Canine VEGFA HEK293 Overexpression Lysate: Product Information
This Canine VEGFA overexpression lysate was created in HEK293 Cells and intented for use as a Western blot (WB) positive control. Purification of VEGFA protein (Cat: 70004-DNAH) from the overexpression lysate was verified.
A DNA sequence encoding the canine VEGFA(NP_001103972.1) (Met1-Arg190) was expressed.
The recombinant canine VEGFA comprises 164 amino acids and has a predicted molecular mass of 19.1 kDa. The apparent molecular mass of the protein is approximately 23 kDa in SDS-PAGE under reducing conditions due to glycosylation.
Cell lysate was prepared by homogenization of the over-expressed cells in ice-cold modified RIPA Lysis Buffer with cocktail of protease inhibitors (Sigma). Cell debris was removed by centrifugation. Protein concentration was determined by Bradford assay (Bio-Rad protein assay, Microplate Standard assay). The cell lysate was boiled for 5 min in 1 x SDS loading buffer (50 mM Tris-HCl pH 6.8, 12.5% glycerol, 1% sodium dodecylsulfate, 0.01% bromophenol blue) containing 5% b-mercaptoethanol, and lyophilized.
1. Centrifuge the tube for a few seconds and ensure the pellet at the bottom of the tube.
2. Re-dissolve the pellet using 200μL pure water and boil for 2-5 min.
1 X Sample Buffer (1 X modified RIPA buffer+1 X SDS loading buffer).
Stability & Storage
Store at 4℃ for up to twelve months from date of receipt. After re-dissolution, aliquot and store at -80℃ for up to twelve months. Avoid repeated freeze-thaw cycles.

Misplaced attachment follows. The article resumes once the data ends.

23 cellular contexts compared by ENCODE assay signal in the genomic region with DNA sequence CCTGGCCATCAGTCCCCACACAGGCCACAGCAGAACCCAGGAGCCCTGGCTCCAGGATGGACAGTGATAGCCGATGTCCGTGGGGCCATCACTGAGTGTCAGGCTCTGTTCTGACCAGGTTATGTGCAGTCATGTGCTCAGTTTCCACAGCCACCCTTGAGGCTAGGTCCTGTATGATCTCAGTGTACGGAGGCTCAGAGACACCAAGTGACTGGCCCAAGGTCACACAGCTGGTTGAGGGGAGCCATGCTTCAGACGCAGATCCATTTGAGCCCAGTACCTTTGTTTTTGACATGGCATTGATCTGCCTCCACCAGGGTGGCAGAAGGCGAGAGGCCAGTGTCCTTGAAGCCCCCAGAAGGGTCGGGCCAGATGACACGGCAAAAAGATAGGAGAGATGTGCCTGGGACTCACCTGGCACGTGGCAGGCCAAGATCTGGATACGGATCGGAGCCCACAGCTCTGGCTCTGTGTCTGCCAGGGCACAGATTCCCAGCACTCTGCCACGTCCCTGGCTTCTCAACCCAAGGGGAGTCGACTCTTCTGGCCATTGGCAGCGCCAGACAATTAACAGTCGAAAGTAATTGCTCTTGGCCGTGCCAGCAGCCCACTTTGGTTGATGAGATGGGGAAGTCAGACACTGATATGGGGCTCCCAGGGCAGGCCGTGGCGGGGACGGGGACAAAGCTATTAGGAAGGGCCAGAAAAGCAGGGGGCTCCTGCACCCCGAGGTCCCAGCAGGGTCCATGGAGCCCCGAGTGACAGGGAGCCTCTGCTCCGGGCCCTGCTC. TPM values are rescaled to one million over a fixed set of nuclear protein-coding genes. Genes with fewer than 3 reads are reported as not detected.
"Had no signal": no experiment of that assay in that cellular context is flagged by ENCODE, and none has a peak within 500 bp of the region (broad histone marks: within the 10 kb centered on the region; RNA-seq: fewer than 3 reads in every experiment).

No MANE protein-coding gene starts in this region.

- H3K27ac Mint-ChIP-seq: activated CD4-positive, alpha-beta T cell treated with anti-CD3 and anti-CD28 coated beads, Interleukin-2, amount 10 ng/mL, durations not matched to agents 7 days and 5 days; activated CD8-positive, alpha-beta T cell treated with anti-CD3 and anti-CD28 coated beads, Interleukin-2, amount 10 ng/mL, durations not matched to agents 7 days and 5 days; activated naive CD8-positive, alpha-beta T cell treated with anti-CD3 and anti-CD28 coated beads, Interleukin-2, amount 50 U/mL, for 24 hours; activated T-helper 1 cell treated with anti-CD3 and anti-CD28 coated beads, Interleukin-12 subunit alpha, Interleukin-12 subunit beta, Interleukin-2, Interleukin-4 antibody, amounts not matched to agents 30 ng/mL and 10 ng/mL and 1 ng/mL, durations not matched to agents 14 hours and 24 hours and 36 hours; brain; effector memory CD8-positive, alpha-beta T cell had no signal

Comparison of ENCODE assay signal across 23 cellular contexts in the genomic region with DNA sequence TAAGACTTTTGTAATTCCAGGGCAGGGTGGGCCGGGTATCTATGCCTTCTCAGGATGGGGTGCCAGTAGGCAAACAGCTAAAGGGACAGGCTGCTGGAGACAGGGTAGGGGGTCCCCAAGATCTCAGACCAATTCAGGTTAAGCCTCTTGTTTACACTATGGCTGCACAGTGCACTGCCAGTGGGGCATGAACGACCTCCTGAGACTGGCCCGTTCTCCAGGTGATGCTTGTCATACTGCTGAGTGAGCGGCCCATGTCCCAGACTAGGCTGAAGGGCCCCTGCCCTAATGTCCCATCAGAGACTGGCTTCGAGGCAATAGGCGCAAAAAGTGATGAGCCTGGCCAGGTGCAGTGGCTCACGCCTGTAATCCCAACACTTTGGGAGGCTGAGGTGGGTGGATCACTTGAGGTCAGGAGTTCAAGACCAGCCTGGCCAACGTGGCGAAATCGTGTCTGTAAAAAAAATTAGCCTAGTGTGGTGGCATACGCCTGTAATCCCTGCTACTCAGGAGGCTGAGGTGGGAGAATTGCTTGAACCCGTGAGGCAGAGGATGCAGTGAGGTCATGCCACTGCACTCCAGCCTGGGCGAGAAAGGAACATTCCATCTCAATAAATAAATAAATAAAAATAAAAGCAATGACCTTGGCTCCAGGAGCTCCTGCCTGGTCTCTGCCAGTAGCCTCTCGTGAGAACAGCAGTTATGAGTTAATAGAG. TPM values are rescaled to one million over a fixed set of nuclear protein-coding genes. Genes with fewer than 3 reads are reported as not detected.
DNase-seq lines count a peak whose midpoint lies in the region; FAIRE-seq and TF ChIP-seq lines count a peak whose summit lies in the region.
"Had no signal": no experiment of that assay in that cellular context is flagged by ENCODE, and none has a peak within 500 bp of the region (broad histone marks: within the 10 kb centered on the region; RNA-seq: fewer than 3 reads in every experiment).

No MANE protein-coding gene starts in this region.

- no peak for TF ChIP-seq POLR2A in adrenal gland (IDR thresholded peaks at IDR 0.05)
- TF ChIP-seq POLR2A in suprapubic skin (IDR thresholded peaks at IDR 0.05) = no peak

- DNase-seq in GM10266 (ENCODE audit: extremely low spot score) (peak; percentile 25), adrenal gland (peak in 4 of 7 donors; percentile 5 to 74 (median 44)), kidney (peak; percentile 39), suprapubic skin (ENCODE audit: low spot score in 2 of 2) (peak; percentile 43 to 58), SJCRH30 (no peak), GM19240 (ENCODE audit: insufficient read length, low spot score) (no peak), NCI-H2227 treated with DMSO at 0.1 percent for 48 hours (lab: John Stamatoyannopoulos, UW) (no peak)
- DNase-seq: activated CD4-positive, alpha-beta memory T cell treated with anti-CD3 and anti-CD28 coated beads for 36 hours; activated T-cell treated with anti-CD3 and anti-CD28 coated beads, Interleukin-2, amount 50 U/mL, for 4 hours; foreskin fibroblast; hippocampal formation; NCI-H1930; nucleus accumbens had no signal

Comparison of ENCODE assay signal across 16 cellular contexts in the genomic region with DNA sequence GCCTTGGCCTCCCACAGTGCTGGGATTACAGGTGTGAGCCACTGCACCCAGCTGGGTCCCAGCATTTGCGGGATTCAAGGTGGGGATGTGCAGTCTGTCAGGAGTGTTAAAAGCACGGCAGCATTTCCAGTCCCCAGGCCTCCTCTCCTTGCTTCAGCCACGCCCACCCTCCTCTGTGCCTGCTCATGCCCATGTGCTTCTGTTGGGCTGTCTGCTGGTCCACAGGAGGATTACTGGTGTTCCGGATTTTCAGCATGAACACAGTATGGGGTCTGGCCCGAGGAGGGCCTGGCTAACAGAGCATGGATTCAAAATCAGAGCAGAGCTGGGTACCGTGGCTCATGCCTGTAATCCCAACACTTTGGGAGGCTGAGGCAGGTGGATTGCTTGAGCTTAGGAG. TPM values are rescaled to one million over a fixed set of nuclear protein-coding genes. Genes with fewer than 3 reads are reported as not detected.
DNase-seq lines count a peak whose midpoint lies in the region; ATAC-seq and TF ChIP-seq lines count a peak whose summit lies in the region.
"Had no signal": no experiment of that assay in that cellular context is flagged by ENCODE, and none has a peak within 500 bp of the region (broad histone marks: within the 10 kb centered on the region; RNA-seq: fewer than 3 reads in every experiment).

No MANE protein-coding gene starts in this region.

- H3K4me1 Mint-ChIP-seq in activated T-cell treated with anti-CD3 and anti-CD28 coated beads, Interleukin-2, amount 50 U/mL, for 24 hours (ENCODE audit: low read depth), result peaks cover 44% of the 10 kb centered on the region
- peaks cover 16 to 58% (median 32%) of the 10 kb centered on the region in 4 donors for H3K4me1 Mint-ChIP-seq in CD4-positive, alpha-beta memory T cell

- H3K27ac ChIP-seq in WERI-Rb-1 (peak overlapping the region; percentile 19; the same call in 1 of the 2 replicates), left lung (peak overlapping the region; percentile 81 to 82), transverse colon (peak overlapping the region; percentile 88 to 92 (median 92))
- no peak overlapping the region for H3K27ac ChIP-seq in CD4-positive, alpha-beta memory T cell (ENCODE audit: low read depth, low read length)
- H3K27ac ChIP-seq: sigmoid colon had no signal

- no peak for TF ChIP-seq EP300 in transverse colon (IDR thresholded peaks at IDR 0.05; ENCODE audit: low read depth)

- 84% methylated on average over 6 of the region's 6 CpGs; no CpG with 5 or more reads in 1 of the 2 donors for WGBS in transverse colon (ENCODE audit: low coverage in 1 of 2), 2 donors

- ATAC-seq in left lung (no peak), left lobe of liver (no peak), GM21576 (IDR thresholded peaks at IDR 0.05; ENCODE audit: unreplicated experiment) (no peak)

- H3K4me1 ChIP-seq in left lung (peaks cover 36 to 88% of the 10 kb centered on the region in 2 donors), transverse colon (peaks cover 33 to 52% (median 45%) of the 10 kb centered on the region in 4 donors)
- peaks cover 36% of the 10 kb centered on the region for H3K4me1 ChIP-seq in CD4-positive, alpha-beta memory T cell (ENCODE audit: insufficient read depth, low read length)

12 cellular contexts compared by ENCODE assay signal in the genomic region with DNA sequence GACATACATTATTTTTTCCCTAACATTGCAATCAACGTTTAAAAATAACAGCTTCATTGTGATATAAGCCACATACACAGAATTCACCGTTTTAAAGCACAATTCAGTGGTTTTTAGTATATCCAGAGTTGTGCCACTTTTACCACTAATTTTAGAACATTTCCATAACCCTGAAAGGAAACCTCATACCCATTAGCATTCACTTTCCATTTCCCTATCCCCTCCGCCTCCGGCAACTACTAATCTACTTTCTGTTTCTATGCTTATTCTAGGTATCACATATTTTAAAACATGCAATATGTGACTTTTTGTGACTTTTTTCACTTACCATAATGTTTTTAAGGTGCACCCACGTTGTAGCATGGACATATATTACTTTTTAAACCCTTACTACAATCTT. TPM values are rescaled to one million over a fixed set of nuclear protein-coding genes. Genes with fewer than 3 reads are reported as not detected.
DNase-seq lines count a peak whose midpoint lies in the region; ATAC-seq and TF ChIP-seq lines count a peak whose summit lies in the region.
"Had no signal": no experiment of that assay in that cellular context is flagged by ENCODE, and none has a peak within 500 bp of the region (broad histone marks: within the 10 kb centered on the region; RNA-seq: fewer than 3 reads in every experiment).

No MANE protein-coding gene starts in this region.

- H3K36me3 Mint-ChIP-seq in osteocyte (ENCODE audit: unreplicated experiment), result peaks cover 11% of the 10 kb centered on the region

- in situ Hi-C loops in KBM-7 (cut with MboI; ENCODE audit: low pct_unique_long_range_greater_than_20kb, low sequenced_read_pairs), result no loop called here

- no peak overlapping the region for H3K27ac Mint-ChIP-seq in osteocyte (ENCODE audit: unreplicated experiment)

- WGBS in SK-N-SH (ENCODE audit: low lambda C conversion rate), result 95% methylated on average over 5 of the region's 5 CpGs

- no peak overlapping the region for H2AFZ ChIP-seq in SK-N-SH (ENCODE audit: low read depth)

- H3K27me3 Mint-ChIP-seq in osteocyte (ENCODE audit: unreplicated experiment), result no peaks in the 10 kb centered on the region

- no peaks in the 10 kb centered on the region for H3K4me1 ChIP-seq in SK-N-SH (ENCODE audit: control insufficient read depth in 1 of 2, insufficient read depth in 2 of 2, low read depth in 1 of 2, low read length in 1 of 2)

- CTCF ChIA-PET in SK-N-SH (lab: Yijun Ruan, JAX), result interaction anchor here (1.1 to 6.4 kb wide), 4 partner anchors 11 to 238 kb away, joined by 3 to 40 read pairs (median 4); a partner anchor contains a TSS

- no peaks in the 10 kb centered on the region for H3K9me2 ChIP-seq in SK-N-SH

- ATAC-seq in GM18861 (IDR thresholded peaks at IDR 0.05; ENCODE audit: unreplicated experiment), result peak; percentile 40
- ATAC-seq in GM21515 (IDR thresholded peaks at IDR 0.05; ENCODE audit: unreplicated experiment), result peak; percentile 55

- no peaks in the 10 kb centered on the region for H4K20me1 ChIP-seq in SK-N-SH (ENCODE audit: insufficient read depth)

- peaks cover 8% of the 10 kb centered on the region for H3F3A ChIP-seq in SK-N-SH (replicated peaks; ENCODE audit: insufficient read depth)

Western Blot (WB) Optimal dilutions/concentrations should be determined by the end user.
VEGFA Background Information
Vascular endothelial growth factor (VEGF), also known as vascular permeability factor (VPF) and VEGF-A, is a potent mediator of both angiogenesis and vasculogenesis in the fetus and adult. It is a member of the platelet-derived growth factor (PDGF)/vascular endothelial growth factor (VEGF) family and often exists as a disulfide-linked homodimer. VEGF-A protein is a glycosylated mitogen that specifically acts on endothelial cells and has various effects, including mediating increased vascular permeability, inducing angiogenesis, vasculogenesis and endothelial cell growth, promoting cell migration, inhibiting apoptosis and tumor growth. VEGF-A protein is also a vasodilator that increases microvascular permeability, thus it was originally referred to as vascular permeability factor.
Woolard J. et al. (2004) VEGF165b, an inhibitory vascular endothelial growth factor splice variant: mechanism of action, in vivo effect on angiogenesis and endogenous protein expression. Cancer Res. 64(21): 7822-7835.
Jia SF, et al. (2008) VEGF165 is necessary to the metastatic potential of Fas(-) osteosarcoma cells but will not rescue the Fas(+) cells. J Exp Ther Oncol. 7(2): 89-97.
Cimpean AM, et al. (2008) Vascular endothelial growth factor A (VEGF A) as individual prognostic factor in invasive breast carcinoma. Rom J Morphol Embryol. 49(3): 303-8.
Hamdollah Zadeh MA, et al. (2008) VEGF-mediated elevated intracellular calcium and angiogenesis in human microvascular endothelial cells in vitro are inhibited by dominant negative TRPC6. Microcirculation. 15(7): 605-14.
Eisenach PA, et al. (2010) MT1-MMP regulates VEGF-A expression through a complex with VEGFR-2 and Src. J Cell Sci. 123(Pt 23):4182-4193.
Claesson-Welsh L (2010) Gremlin: vexing VEGF receptor agonist. Blood. 116(18):3386-7.
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